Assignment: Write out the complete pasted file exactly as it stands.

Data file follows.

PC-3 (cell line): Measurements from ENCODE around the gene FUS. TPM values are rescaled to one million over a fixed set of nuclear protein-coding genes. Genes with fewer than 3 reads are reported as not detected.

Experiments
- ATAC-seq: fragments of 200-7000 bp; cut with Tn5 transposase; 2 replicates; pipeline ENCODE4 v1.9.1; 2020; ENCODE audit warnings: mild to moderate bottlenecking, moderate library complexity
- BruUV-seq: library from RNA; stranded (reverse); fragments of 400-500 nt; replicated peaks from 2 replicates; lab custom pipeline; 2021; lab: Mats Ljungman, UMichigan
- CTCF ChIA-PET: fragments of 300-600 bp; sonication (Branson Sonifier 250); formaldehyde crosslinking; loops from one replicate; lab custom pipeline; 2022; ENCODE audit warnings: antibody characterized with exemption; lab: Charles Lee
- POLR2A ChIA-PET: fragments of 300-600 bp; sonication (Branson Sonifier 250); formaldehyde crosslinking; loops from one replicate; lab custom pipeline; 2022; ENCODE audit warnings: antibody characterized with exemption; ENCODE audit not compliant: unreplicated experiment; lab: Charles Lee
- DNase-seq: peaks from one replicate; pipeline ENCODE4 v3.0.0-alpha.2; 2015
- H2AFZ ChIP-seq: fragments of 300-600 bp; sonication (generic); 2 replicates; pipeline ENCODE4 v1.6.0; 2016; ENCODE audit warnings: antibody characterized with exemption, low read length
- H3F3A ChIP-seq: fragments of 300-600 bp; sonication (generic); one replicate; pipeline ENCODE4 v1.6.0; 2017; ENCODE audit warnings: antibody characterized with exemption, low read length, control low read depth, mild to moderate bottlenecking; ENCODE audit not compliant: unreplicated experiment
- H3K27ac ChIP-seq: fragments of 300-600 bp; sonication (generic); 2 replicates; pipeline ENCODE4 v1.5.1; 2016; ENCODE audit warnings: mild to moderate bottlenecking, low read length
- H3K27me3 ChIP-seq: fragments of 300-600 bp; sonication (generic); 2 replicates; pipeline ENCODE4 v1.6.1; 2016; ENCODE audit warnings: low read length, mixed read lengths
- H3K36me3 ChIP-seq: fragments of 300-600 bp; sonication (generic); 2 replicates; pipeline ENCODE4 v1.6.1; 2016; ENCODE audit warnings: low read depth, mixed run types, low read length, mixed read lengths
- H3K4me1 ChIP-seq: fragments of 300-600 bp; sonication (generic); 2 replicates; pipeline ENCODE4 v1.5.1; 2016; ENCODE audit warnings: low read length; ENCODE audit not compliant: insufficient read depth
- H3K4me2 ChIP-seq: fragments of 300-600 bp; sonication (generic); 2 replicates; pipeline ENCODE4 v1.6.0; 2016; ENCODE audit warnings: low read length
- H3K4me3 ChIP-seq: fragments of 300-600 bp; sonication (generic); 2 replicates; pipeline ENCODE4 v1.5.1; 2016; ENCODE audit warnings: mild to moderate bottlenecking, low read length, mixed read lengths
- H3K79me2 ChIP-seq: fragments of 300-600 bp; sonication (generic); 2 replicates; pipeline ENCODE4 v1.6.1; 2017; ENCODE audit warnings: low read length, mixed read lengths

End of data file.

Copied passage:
PC-3 (cell line): Measurements from ENCODE around the gene FUS. TPM values are rescaled to one million over a fixed set of nuclear protein-coding genes. Genes with fewer than 3 reads are reported as not detected.

Experiments
- ATAC-seq: fragments of 200-7000 bp; cut with Tn5 transposase; 2 replicates; pipeline ENCODE4 v1.9.1; 2020; ENCODE audit warnings: mild to moderate bottlenecking, moderate library complexity
- BruUV-seq: library from RNA; stranded (reverse); fragments of 400-500 nt; replicated peaks from 2 replicates; lab custom pipeline; 2021; lab: Mats Ljungman, UMichigan
- CTCF ChIA-PET: fragments of 300-600 bp; sonication (Branson Sonifier 250); formaldehyde crosslinking; loops from one replicate; lab custom pipeline; 2022; ENCODE audit warnings: antibody characterized with exemption; lab: Charles Lee
- POLR2A ChIA-PET: fragments of 300-600 bp; sonication (Branson Sonifier 250); formaldehyde crosslinking; loops from one replicate; lab custom pipeline; 2022; ENCODE audit warnings: antibody characterized with exemption; ENCODE audit not compliant: unreplicated experiment; lab: Charles Lee
- DNase-seq: peaks from one replicate; pipeline ENCODE4 v3.0.0-alpha.2; 2015
- H2AFZ ChIP-seq: fragments of 300-600 bp; sonication (generic); 2 replicates; pipeline ENCODE4 v1.6.0; 2016; ENCODE audit warnings: antibody characterized with exemption, low read length
- H3F3A ChIP-seq: fragments of 300-600 bp; sonication (generic); one replicate; pipeline ENCODE4 v1.6.0; 2017; ENCODE audit warnings: antibody characterized with exemption, low read length, control low read depth, mild to moderate bottlenecking; ENCODE audit not compliant: unreplicated experiment
- H3K27ac ChIP-seq: fragments of 300-600 bp; sonication (generic); 2 replicates; pipeline ENCODE4 v1.5.1; 2016; ENCODE audit warnings: mild to moderate bottlenecking, low read length
- H3K27me3 ChIP-seq: fragments of 300-600 bp; sonication (generic); 2 replicates; pipeline ENCODE4 v1.6.1; 2016; ENCODE audit warnings: low read length, mixed read lengths
- H3K36me3 ChIP-seq: fragments of 300-600 bp; sonication (generic); 2 replicates; pipeline ENCODE4 v1.6.1; 2016; ENCODE audit warnings: low read depth, mixed run types, low read length, mixed read lengths
- H3K4me1 ChIP-seq: fragments of 300-600 bp; sonication (generic); 2 replicates; pipeline ENCODE4 v1.5.1; 2016; ENCODE audit warnings: low read length; ENCODE audit not compliant: insufficient read depth
- H3K4me2 ChIP-seq: fragments of 300-600 bp; sonication (generic); 2 replicates; pipeline ENCODE4 v1.6.0; 2016; ENCODE audit warnings: low read length
- H3K4me3 ChIP-seq: fragments of 300-600 bp; sonication (generic); 2 replicates; pipeline ENCODE4 v1.5.1; 2016; ENCODE audit warnings: mild to moderate bottlenecking, low read length, mixed read lengths
- H3K79me2 ChIP-seq: fragments of 300-600 bp; sonication (generic); 2 replicates; pipeline ENCODE4 v1.6.1; 2017; ENCODE audit warnings: low read length, mixed read lengths